I believe the best way to train leaders is to facilitate discussions. Whether I’m in front of new supervisors or seasoned veterans, I recognize I’m not the smartest person in the room. Sure, I know some things about what it takes to be a successful leader; I provide best practices and share stories that uncover the art and science of leadership. But my trainings are never death-by-PowerPoint. Nobody wants that. Some trainings I do are 2-hour sessions spread over 2-3 months. Other times we get as much done as we can in a small window. It’s what works for you. Or, in one case, for the U.S. Navy.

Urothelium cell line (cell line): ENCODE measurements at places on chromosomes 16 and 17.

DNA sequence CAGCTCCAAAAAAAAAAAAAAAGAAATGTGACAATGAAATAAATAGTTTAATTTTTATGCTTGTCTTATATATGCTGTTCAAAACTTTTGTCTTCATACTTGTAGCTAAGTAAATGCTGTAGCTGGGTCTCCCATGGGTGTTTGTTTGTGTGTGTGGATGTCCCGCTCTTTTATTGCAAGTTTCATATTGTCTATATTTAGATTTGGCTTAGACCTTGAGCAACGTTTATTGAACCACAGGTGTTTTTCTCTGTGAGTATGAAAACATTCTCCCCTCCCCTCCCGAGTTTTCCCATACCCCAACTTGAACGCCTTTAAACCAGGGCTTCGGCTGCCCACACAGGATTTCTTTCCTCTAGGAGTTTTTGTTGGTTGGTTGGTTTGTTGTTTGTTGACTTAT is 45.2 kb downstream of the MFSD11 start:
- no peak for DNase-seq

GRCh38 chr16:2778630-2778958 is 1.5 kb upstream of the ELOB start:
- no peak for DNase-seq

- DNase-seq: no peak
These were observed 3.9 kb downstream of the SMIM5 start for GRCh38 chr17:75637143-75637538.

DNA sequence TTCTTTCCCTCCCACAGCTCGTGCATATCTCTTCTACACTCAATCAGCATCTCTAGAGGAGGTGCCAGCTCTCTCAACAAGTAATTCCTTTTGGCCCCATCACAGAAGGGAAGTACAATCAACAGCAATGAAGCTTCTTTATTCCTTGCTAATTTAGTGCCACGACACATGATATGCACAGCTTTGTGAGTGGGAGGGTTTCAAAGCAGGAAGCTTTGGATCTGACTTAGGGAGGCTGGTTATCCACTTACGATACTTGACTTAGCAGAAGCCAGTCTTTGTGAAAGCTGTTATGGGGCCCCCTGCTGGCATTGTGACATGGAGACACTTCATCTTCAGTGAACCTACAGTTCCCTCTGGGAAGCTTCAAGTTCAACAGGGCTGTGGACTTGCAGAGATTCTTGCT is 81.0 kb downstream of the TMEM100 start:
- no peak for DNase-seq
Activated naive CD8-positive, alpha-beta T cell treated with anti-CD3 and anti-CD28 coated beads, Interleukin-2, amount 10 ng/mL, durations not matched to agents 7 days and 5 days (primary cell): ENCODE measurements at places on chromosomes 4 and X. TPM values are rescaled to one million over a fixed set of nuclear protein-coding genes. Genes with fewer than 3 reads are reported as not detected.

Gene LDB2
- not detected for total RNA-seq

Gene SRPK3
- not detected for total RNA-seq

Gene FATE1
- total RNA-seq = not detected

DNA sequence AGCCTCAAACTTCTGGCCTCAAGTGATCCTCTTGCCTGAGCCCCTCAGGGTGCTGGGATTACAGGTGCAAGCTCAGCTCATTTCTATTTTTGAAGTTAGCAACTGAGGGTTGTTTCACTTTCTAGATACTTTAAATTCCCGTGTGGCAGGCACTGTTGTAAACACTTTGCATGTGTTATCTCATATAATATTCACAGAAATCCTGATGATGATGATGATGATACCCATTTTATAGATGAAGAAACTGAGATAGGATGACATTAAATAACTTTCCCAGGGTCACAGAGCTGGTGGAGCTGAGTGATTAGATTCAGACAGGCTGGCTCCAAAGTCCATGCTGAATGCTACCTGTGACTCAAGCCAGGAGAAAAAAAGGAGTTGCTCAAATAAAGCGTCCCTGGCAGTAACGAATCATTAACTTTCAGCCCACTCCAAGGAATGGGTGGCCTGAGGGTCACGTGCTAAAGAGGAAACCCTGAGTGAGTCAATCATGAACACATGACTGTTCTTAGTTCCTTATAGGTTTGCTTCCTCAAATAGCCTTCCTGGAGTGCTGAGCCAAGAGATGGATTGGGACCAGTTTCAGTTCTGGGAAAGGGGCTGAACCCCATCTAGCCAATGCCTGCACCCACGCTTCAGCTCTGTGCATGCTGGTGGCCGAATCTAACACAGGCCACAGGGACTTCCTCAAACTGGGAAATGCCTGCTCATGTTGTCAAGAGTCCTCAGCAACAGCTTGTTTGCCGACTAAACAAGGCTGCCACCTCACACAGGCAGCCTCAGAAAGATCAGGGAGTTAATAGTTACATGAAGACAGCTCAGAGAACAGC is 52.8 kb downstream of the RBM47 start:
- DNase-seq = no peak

I provide leadership training at the Office of Naval Intelligence. These are full-day sessions that give new and not-so-new leaders the latest theory and practice in emotional intelligence, communications, value-based leadership, and more. If you were in the room you would appreciate the dialog. We talk about motivation, accountability, engagement, ownership, feedback. These are officers and civilians who are successful, smart, and passionate about what they do. They just want to be even better. Reminds me of a saying by the former college basketball coach, John Wooden, who quipped, “It’s what you learn after you know it all that counts.” Brilliant.